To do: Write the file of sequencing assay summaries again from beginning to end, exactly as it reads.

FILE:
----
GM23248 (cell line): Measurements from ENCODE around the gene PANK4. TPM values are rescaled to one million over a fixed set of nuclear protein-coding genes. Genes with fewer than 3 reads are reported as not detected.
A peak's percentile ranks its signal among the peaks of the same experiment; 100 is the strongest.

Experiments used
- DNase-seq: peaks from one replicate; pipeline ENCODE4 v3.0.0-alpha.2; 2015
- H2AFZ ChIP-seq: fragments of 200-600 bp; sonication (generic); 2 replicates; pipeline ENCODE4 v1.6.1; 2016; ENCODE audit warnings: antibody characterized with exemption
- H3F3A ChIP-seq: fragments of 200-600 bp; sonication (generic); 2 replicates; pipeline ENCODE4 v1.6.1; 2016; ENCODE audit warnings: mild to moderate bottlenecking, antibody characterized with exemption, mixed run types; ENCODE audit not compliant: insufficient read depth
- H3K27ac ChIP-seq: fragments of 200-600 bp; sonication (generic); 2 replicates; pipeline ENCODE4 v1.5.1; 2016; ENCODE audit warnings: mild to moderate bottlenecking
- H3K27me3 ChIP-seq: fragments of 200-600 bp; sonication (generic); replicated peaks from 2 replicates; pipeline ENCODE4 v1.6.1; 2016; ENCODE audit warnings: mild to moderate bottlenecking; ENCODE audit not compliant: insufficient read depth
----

GM23248 (cell line): Measurements from ENCODE around the gene PANK4. TPM values are rescaled to one million over a fixed set of nuclear protein-coding genes. Genes with fewer than 3 reads are reported as not detected.
A peak's percentile ranks its signal among the peaks of the same experiment; 100 is the strongest.

Experiments used
- DNase-seq: peaks from one replicate; pipeline ENCODE4 v3.0.0-alpha.2; 2015
- H2AFZ ChIP-seq: fragments of 200-600 bp; sonication (generic); 2 replicates; pipeline ENCODE4 v1.6.1; 2016; ENCODE audit warnings: antibody characterized with exemption
- H3F3A ChIP-seq: fragments of 200-600 bp; sonication (generic); 2 replicates; pipeline ENCODE4 v1.6.1; 2016; ENCODE audit warnings: mild to moderate bottlenecking, antibody characterized with exemption, mixed run types; ENCODE audit not compliant: insufficient read depth
- H3K27ac ChIP-seq: fragments of 200-600 bp; sonication (generic); 2 replicates; pipeline ENCODE4 v1.5.1; 2016; ENCODE audit warnings: mild to moderate bottlenecking
- H3K27me3 ChIP-seq: fragments of 200-600 bp; sonication (generic); replicated peaks from 2 replicates; pipeline ENCODE4 v1.6.1; 2016; ENCODE audit warnings: mild to moderate bottlenecking; ENCODE audit not compliant: insufficient read depth